Journalist, editor. Born: July 23, 1901, Fontana, Kansas. Died: March 30, 1975, Narberth, Pennsylvania.
In the fall of 1920, a young man from Pretty Prairie walked into the office of professor L. N. Flint, head of the department of journalism at the University of Kansas, and announced he wanted to be a good newspaperman - not a "hack" - and what did Professor Flint think were the possibilities in the journalism field. Flint informed the young man that there was always room in journalism for a person with ambition and drive.
That young man was Benjamin Smith Hibbs and he took Flint's advice to heart. Bitten "by the newspaper bug" while in high school, Hibbs had worked odd jobs to earn money to attend K. U. He applied himself vigorously to his journalistic studies, editing the University Daily Kansan and teaching some journalism classes during the school year. In the summers he work as a news editor for newspapers in Fort Morgan, Colorado, and Pratt, Kansas. He graduated from K. U. in 1923. The next year was hired as a teacher at Fort Hays State College, where he founded their department of journalism. Between 1926 and 1929, he went back into newspaper work, editing several Kansas newspapers and earning a reputation as one of Kansas' outstanding editors. The Kansas City Star called him "the most quoted young squirt in Kansas."
His efforts brought him to the attention of Curtis Publications of Philadelphia, who offered him the job of associate editor of their national monthly magazine, Country Gentleman. The 27-year-old Kansan accepted and over the next 11 years, toured the country, writing editorials and feature articles. In 1940 he was made editor-in-chief of Country Gentleman.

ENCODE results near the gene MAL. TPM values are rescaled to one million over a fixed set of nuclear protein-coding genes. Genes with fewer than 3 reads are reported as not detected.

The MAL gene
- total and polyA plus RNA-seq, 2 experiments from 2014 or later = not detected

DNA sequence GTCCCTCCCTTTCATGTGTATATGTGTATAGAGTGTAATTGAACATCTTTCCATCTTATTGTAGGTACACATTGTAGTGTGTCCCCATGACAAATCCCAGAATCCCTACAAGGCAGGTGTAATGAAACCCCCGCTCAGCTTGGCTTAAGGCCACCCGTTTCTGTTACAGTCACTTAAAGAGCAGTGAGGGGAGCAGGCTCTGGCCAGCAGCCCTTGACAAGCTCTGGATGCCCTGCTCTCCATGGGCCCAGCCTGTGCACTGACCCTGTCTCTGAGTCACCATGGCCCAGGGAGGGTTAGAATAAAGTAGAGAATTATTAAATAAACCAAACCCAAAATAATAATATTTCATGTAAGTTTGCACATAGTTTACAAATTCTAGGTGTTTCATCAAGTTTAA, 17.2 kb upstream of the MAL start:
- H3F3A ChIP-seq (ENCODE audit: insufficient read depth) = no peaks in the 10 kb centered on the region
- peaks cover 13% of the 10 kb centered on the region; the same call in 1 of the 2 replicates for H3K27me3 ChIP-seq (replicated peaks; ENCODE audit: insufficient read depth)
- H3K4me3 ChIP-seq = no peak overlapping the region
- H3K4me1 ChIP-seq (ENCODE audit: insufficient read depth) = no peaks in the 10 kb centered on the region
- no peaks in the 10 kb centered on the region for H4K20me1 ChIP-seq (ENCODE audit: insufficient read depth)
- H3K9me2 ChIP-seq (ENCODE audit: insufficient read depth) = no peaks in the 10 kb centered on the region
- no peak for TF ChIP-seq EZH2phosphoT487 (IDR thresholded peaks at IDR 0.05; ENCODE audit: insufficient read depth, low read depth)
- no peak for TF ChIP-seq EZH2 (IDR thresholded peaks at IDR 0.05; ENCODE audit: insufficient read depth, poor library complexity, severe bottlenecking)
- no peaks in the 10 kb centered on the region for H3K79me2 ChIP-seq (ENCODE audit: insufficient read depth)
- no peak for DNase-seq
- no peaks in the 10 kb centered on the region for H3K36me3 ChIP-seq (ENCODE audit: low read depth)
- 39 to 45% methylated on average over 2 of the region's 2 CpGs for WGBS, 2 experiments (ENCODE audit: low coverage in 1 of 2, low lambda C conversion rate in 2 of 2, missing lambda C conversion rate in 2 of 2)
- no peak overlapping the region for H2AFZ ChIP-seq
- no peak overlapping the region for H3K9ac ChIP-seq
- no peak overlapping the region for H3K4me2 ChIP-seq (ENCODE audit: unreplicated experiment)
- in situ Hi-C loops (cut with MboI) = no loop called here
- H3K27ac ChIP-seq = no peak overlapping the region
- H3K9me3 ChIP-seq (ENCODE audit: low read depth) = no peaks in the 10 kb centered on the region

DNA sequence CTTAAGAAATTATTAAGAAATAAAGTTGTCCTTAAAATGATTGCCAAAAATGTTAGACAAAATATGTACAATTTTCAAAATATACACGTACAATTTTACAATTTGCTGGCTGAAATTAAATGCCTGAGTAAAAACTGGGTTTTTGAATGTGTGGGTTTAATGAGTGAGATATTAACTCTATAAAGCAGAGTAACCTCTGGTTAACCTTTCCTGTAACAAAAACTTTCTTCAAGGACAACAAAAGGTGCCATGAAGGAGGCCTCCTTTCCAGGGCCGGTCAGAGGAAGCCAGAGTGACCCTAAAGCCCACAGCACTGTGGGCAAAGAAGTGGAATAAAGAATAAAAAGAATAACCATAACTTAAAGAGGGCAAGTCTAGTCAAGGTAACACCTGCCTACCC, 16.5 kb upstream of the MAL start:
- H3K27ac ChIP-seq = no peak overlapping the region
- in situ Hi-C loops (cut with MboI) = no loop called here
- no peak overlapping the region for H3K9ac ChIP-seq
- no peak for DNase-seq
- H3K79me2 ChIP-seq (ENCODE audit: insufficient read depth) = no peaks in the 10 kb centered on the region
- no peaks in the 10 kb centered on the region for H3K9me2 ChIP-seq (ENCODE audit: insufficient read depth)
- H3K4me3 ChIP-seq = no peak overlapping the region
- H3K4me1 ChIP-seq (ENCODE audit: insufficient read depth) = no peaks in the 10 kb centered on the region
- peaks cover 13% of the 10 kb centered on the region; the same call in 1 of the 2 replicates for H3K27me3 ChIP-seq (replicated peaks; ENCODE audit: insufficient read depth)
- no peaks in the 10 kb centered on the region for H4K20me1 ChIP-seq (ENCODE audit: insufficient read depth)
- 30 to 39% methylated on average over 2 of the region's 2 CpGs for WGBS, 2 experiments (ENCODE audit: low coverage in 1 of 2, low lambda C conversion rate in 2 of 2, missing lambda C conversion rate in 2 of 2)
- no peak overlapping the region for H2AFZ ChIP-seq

In 1942 Curtis executives asked Hibbs to take over the editorship of their faltering weekly, the Saturday Evening Post. During the 20 years he edited that magazine, he modernized its contents, style, and format and doubled its circulation to 7 million by 1961. In 1942 it was Ben Hibbs who published Norman Rockwell's now famous illustrations of the Four Freedoms when every other publisher Rockwell approached turned him down. These illustrations proved instantly popular with the American people and gave them a patriotic shot-in-the-arm that was needed during that point in World War II when things didn't seem to be going our way. In 1962 Hibbs resigned from the Post to become editor of Reader's Digest, a position he held until his retirement in 1972.
Hibbs' writings and outstanding editorship earned him many journalistic awards and citations and honorary doctorates from Northwestern, Temple University, and Southwestern College.
A humble, unassuming man, Hibbs always, despite his success, consciously kept in touch with the common man. "Our magazine is read by laborers, teachers, students, professional people and others from all areas of life," he said. "I make a conscious effort to retain the friendship of the people we try to serve." Perhaps, in the end, that's why Ben Hibbs was a success.
Entry: Hibbs, Ben
Author: Joyce Corbin
Date Created: December 2004
Date Modified: January 2013
The author of this article is solely responsible for its content.